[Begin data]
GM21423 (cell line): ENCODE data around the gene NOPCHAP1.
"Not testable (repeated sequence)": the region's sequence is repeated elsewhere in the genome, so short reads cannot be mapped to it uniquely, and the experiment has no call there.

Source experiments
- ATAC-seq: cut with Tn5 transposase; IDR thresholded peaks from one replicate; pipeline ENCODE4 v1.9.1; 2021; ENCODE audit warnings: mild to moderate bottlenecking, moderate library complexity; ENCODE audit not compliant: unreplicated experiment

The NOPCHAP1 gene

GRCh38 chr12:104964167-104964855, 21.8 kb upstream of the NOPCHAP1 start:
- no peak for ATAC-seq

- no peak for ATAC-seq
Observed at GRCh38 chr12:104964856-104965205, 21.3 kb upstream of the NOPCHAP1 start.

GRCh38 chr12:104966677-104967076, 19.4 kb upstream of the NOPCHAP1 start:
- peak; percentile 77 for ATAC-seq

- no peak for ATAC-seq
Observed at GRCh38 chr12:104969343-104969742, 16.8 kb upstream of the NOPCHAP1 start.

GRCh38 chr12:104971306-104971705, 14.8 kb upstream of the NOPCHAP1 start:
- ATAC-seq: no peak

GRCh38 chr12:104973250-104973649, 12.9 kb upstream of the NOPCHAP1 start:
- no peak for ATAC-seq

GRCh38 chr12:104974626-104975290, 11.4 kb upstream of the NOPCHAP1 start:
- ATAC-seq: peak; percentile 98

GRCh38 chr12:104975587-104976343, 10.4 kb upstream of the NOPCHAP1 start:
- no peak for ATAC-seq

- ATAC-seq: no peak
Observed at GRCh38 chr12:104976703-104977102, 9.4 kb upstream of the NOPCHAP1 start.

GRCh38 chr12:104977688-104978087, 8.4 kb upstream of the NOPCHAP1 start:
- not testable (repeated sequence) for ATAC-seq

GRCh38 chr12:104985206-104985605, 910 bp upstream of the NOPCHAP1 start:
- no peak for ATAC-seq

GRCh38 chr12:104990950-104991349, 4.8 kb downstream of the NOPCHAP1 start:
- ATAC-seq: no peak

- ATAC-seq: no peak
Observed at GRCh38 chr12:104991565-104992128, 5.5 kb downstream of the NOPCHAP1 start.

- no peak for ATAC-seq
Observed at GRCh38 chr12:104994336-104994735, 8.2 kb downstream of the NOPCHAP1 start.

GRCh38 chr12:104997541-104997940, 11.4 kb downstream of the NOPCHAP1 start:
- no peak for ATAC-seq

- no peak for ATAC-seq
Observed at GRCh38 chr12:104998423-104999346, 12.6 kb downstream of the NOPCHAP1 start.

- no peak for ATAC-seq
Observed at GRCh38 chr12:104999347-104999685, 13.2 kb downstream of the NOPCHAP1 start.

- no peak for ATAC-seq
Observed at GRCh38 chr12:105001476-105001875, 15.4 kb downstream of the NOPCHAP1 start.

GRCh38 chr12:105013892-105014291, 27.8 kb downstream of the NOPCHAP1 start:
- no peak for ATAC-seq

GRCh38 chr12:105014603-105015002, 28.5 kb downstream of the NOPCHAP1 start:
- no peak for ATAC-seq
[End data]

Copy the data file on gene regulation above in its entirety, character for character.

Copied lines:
GM21423 (cell line): ENCODE data around the gene NOPCHAP1.
"Not testable (repeated sequence)": the region's sequence is repeated elsewhere in the genome, so short reads cannot be mapped to it uniquely, and the experiment has no call there.

Source experiments
- ATAC-seq: cut with Tn5 transposase; IDR thresholded peaks from one replicate; pipeline ENCODE4 v1.9.1; 2021; ENCODE audit warnings: mild to moderate bottlenecking, moderate library complexity; ENCODE audit not compliant: unreplicated experiment

The NOPCHAP1 gene

GRCh38 chr12:104964167-104964855, 21.8 kb upstream of the NOPCHAP1 start:
- no peak for ATAC-seq

- no peak for ATAC-seq
Observed at GRCh38 chr12:104964856-104965205, 21.3 kb upstream of the NOPCHAP1 start.

GRCh38 chr12:104966677-104967076, 19.4 kb upstream of the NOPCHAP1 start:
- peak; percentile 77 for ATAC-seq

- no peak for ATAC-seq
Observed at GRCh38 chr12:104969343-104969742, 16.8 kb upstream of the NOPCHAP1 start.

GRCh38 chr12:104971306-104971705, 14.8 kb upstream of the NOPCHAP1 start:
- ATAC-seq: no peak

GRCh38 chr12:104973250-104973649, 12.9 kb upstream of the NOPCHAP1 start:
- no peak for ATAC-seq

GRCh38 chr12:104974626-104975290, 11.4 kb upstream of the NOPCHAP1 start:
- ATAC-seq: peak; percentile 98

GRCh38 chr12:104975587-104976343, 10.4 kb upstream of the NOPCHAP1 start:
- no peak for ATAC-seq

- ATAC-seq: no peak
Observed at GRCh38 chr12:104976703-104977102, 9.4 kb upstream of the NOPCHAP1 start.

GRCh38 chr12:104977688-104978087, 8.4 kb upstream of the NOPCHAP1 start:
- not testable (repeated sequence) for ATAC-seq

GRCh38 chr12:104985206-104985605, 910 bp upstream of the NOPCHAP1 start:
- no peak for ATAC-seq

GRCh38 chr12:104990950-104991349, 4.8 kb downstream of the NOPCHAP1 start:
- ATAC-seq: no peak

- ATAC-seq: no peak
Observed at GRCh38 chr12:104991565-104992128, 5.5 kb downstream of the NOPCHAP1 start.

- no peak for ATAC-seq
Observed at GRCh38 chr12:104994336-104994735, 8.2 kb downstream of the NOPCHAP1 start.

GRCh38 chr12:104997541-104997940, 11.4 kb downstream of the NOPCHAP1 start:
- no peak for ATAC-seq

- no peak for ATAC-seq
Observed at GRCh38 chr12:104998423-104999346, 12.6 kb downstream of the NOPCHAP1 start.

- no peak for ATAC-seq
Observed at GRCh38 chr12:104999347-104999685, 13.2 kb downstream of the NOPCHAP1 start.

- no peak for ATAC-seq
Observed at GRCh38 chr12:105001476-105001875, 15.4 kb downstream of the NOPCHAP1 start.

GRCh38 chr12:105013892-105014291, 27.8 kb downstream of the NOPCHAP1 start:
- no peak for ATAC-seq

GRCh38 chr12:105014603-105015002, 28.5 kb downstream of the NOPCHAP1 start:
- no peak for ATAC-seq